Following a brilliant opening few days of the Tour de France, the second weekend continued in the same vein with drama everywhere.
Heading into Monday’s first rest day there is plenty to ponder and it is fair to say the nine stages to date have whetted the appetite for more.
While the sprinters enjoyed the limelight for the majority of the opening week, Saturday and Sunday were all about the general classification as the peloton rode into the Jura Mountains.
However for all the excitement, it showed us little we did not already know. The 2/7 favourite Chris Froome is clearly the strongest man in the race, while Nairo Quintana and Alberto Contador are nowhere near.
Saturday was quieter than expected as the GC boys looked after each other to allow Direct Energie’s brilliant young climber Lilian Calmejane to solo to victory atop the Station des Rousses.
Sunday though was a different story, with three Hors Categorie climbs always expected to cause fireworks. While there were a number of notable crashes in the opening half of the stage, AG2R’s attack on the descent of the Colombier sent shockwaves through the lead group.
Astana’s Fabio Aru then prompted widespread condemnation for attacking when yellow jersey Froome had suffered a mechanical.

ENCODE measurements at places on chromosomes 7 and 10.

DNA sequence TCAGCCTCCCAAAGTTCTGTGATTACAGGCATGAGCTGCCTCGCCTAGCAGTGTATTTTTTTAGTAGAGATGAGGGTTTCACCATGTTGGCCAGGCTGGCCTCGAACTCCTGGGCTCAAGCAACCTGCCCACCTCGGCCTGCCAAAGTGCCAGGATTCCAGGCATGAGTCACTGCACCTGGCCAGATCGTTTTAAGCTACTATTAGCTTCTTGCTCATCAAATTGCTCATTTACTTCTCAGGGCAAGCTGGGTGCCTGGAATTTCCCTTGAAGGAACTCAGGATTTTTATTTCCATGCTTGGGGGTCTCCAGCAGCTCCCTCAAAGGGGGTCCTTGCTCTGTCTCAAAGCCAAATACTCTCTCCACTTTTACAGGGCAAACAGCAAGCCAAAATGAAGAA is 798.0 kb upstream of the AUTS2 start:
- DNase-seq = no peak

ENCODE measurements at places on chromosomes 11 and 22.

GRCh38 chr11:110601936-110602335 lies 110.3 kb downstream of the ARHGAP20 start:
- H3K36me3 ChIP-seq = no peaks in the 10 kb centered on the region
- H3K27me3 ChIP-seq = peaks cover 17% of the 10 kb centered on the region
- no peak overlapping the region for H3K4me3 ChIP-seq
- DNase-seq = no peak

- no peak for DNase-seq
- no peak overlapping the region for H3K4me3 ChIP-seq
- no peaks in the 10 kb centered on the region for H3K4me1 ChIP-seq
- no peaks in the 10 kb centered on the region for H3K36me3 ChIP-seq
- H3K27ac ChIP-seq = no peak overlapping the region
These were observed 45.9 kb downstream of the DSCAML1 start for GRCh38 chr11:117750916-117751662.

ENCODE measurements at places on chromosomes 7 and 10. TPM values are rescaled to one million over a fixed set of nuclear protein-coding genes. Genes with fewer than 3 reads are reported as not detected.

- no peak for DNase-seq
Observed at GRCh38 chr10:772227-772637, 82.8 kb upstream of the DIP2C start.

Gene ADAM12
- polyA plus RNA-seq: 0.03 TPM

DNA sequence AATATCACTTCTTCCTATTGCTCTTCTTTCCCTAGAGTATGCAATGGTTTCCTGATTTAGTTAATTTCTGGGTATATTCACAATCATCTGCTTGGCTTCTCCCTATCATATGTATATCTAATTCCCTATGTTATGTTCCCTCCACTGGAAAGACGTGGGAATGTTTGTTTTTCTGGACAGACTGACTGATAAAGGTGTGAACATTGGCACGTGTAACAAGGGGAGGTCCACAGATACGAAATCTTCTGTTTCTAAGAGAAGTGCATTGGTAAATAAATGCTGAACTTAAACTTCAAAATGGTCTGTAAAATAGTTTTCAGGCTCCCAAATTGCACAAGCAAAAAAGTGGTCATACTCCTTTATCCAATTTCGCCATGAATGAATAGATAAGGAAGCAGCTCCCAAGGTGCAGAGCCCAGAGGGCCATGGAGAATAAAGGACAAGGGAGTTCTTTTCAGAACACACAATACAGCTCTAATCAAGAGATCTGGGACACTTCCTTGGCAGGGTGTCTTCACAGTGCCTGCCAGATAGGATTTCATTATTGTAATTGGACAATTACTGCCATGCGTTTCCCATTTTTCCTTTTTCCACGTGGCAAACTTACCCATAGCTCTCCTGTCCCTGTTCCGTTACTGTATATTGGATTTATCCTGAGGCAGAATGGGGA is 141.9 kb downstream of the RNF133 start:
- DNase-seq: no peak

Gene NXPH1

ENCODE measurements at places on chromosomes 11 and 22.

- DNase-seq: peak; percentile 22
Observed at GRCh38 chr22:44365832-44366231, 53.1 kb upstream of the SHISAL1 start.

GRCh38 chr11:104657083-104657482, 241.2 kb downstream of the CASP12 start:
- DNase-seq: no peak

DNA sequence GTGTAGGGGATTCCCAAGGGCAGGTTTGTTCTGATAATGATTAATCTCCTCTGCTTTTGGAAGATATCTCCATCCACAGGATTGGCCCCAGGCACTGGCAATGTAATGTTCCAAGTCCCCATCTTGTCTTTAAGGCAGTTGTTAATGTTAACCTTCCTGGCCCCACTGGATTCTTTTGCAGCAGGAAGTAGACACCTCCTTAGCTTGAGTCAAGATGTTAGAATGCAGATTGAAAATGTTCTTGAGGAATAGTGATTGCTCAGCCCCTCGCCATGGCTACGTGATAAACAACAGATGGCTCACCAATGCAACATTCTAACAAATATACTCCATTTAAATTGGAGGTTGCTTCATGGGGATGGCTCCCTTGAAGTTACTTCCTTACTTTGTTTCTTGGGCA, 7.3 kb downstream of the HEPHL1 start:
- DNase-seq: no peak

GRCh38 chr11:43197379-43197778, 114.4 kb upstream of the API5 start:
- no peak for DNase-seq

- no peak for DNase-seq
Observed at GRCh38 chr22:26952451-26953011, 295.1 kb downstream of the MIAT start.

Aru’s break earlier in the week as he won on La Planche des Belles Filles lit up the race but he was not allowed to go this time and once Froome got back on he was understandably unhappy.
That could have been the highlight of the Queen Stage but there was plenty more drama to come as the riders slalomed their way down the Mont du Chat.
While the majority negotiated the slopes expertly during the recent Dauphine, the wet conditions led to carnage with BMC’s Richie Porte crashing out, while Quick-Step Floors’ Dan Martin was lucky to avoid serious injury after being on the receiving end of the Australian’s tumble.
Martin was less than pleased with the organisers but the general consensus was that the incidents were mainly down to the pace and ferocity of the racing. Ironically it was Rigoberto Uran who won the day, despite his bike being broken in Porte’s fall.
The Colombian was given the nod by the judges over Warren Barguil, who had to settle for the mountains jersey and is 20/23 to take it to Paris.
Monday’s rest day gives the peloton a chance to take stock ahead of the resumption of the race in the Dordogne on Tuesday. Two fairly flat stages take us down to the Pyrenees and then who knows?
Froome still looks good for a fourth maillot jaune and although the form of Aru (21/4 outright) and Romain Bardet (12/1) is ominous, it is not a worry for the Team Sky man, while Simon Yates (1/3 Young Rider Classification) and Marcel Kittel (4/11 Points Classification) seem fairly set in the white and green jerseys respectively.
What to look out for? Well Thursday’s stage 12 which finishes on the Peyragudes after five other climbs should be interesting, while Friday is Bastille Day and the French riders will be fighting it out to get in the breakaway.
More drama awaits and for all we have seen so far, it could be an entirely different story when the Tour has its next break in seven days.
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